Finish for painted kitchen cabinets?

lilisweNovember 11, 2008

Please advice...

Having a substantial remodel done to our small house, including millwork for kitchen, baths, living room, etc... I want to paint my kitchen cabinets, should the finish be lacquer or varnish? I hear good and bad things about both.

Thanks in advance to all you wonderful people on Gardenweb!! You have enlightened my life, most of my questions have been answered here... From refrigerators to wood floors to tile to millwork - Amazing!



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By 'varnish' I assume you're referring to pigmented conversion varnish, since 'paint' generally means an opaque finish whereas 'varnish', by itself, implies a clear finish. When you say you want to paint your cabinets, do you mean you want to do it yourself, or that you want to have it done for you? Are these existing cabinets that will have to be painted in your house, or new ones that can be painted elsewhere before installation? There are more options than just lacquer and conversion varnish, and they all compete in the market because they all have strengths and weaknesses that make them appropriate for some situations and inappropriate for others. Tell us more.

    Bookmark   November 12, 2008 at 5:57AM
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Thanks for all the questions... This is a total crash course in millwork for me!
The cabinets are being built by a millworker (we're having cabinetry/built ins for the entire house done, some stained, some painted), he will finish them (or rather, his finisher will). I get different answers reg. painting/finishing before or after installation... any thoughts? I understand that finishing in our house will minimize the damage to the finish, but it will surely make the installation process long, and delay our project, no?
We don't have small children, but we cook a lot so the kitchen gets a good amount of wear and tear. I also know about enamel, which might be a good idea. I'm cramming all the pros and cons in... my head is spinning, help!
I would think you use a certain type of paint/finish for the kitchen and a different one for the living room?

    Bookmark   November 12, 2008 at 9:33PM
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Just to clarify... Yes, I was referring to conversion varnish. And all cabinetry can be finished elsewhere. Which is what I would prefer. We are not living in the house during construction (the house is gutted), so the fumes wouldn't be a problem, but it seems that the finish/paint/stain needs to be applied in a very controlled environment because of dust messing up the paint, etc?

    Bookmark   November 12, 2008 at 9:40PM
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It will probably depend, to some degree, on what your cabinetmaker or his finisher is familiar with. These finishes all behave differently during application and curing and so require particular skills; it's not like ordering a different flavor of jam for your toast.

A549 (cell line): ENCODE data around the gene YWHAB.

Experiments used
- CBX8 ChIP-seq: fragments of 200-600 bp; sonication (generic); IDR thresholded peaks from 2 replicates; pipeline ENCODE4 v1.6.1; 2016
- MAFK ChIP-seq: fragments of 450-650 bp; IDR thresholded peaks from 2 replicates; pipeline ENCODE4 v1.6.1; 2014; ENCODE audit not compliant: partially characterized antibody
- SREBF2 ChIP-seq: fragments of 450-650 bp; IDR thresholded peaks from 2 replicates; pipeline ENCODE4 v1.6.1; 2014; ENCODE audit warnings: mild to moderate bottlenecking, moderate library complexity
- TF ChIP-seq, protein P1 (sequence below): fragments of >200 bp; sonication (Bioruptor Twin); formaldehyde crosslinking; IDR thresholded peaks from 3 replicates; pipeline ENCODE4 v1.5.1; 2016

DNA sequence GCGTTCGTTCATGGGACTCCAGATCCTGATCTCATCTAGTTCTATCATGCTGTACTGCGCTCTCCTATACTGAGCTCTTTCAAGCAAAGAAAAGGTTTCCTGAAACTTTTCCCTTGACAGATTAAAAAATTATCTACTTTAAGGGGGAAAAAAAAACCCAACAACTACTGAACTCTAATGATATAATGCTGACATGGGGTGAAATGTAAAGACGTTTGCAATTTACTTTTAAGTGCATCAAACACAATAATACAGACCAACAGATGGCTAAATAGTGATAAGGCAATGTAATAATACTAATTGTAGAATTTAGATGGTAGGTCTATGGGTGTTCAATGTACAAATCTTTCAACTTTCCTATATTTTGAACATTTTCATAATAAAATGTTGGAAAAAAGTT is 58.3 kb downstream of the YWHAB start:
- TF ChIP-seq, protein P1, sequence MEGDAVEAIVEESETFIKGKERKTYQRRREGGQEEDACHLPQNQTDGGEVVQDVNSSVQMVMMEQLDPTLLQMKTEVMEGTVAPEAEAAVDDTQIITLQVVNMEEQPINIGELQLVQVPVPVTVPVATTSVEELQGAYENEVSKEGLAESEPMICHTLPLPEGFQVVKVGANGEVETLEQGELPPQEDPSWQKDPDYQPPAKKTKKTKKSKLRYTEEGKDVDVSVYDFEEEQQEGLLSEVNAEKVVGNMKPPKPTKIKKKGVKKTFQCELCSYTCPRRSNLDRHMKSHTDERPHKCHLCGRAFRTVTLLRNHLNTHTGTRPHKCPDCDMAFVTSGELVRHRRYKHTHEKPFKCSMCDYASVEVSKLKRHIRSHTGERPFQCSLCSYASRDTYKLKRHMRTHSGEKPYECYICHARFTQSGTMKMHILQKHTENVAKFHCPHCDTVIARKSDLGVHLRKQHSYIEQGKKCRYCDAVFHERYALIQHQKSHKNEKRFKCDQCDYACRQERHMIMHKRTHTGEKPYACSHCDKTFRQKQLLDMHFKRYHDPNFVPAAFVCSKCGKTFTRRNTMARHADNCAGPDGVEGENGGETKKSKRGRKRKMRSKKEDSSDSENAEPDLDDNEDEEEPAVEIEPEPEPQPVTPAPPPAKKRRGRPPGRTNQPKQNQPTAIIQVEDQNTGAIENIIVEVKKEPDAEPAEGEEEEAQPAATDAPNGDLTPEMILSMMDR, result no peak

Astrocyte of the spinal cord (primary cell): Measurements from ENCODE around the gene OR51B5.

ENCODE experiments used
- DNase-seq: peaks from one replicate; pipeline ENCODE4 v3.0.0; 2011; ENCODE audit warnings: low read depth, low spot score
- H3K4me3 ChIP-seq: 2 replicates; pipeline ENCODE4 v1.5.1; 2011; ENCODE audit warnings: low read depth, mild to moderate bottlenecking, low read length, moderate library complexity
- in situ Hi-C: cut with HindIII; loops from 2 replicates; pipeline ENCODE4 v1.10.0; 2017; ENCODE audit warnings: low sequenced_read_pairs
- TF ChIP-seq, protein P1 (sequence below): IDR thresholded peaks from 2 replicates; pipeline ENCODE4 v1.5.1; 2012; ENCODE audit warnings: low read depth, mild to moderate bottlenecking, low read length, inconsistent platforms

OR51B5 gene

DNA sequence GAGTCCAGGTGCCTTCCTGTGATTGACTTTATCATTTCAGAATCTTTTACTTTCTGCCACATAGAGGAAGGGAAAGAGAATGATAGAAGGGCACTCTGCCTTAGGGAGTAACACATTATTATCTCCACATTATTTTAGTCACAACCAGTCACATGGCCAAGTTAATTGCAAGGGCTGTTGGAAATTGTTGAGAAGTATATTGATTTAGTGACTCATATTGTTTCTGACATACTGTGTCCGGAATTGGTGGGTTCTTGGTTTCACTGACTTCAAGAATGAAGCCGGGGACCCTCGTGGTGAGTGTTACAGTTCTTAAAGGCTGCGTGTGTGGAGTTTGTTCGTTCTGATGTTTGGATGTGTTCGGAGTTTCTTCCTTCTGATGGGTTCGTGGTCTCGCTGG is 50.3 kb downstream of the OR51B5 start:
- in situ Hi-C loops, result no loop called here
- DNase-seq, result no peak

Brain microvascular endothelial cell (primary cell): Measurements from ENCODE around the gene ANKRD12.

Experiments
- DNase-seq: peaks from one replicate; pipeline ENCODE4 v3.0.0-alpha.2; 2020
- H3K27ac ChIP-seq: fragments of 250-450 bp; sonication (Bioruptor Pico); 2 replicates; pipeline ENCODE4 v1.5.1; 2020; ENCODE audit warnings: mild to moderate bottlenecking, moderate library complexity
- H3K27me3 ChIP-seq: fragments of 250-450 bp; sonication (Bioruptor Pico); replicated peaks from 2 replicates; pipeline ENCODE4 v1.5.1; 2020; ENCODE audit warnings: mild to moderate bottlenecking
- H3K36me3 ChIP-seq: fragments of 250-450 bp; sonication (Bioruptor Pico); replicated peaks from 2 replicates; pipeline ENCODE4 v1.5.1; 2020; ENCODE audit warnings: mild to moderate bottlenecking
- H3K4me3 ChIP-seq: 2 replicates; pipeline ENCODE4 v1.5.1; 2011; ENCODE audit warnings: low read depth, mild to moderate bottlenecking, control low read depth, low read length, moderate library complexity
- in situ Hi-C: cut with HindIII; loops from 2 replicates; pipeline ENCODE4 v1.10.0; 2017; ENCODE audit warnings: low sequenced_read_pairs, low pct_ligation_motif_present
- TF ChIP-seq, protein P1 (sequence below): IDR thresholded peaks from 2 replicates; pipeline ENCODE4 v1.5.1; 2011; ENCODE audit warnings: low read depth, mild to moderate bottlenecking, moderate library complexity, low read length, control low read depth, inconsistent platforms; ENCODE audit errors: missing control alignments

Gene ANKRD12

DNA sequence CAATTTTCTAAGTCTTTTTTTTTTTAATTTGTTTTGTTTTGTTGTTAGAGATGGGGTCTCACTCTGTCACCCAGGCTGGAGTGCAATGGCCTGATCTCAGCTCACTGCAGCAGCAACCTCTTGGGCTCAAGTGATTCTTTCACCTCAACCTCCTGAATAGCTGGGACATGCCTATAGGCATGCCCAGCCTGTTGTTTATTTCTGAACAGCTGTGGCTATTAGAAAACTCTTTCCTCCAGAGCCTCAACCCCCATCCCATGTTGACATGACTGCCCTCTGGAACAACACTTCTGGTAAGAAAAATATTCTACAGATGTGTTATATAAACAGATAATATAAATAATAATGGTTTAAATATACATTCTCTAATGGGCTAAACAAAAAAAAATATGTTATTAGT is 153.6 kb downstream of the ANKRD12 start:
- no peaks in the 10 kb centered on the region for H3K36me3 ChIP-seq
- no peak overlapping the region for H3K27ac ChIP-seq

Lacquer and conversion varnish both dry quickly. So do many of the newer waterborne finishes. Fast drying means there's less time for dust to contaminate the wet finish, so these are more forgiving of being applied in less-controlled environments. I'm less familiar with the properties of enamels, so I'll hold off on advising you there.

Generally speaking, finishes that are most durable are also most difficult to repair. Lacquer can be a little fragile, a little vulnerable to water, but is easy to repair. Conversion varnish is exceptionally tough, but also exceptionally difficult to repair if you do manage to damage it.

Don't get too wound up over this choice. Any of these finishes will work. Talk it over with whoever will do the finishing, and ask them to paint a sample for you so you can see what it looks like before you commit.

    Bookmark   November 13, 2008 at 6:14AM
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Jon 1270, thank you for all your info!
I guess what I'm trying to avoid is having the cabinets come out looking like they're from IKEA (not that that's a bad thing, being Swedish I know all about IKEA and they do make good kitchens, it's just not the look I'm going for). I want to have a painted kitchen that holds up well to the wear and tear, but also looks like its not factory/mass produced. It needs to have a vibe...
We have a good millworker and we're meeting with his finisher next week. You are absolutely right - I'll ask for samples.
Thanks again, for your time and for sharing your knowledge!

    Bookmark   November 15, 2008 at 2:13PM
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Jon gives excellent advice.

If you want painted cabinets that look custom, I'll hang the boxes then do an integral face frame for the entire run of cabinets.

Oil primed (always oil for me), then oil or latex paint top coats. A glaze or wax treatment can add depth to the crevasses in the millwork.

The cabinet boxes can be primed/painted prior to installation if required.

The face frames and doors usually require a day for installation and another day to prime. I prefer to then give the primer 36 hours before sanding.

Then a day to sand the primer and do the first topcoat, and the next day I'll scuff sand and do the second coat of paint.

Generally a day to do the face frame and fit and hang the doors. Then another four days to prime/paint.


    Bookmark   November 26, 2008 at 12:16PM
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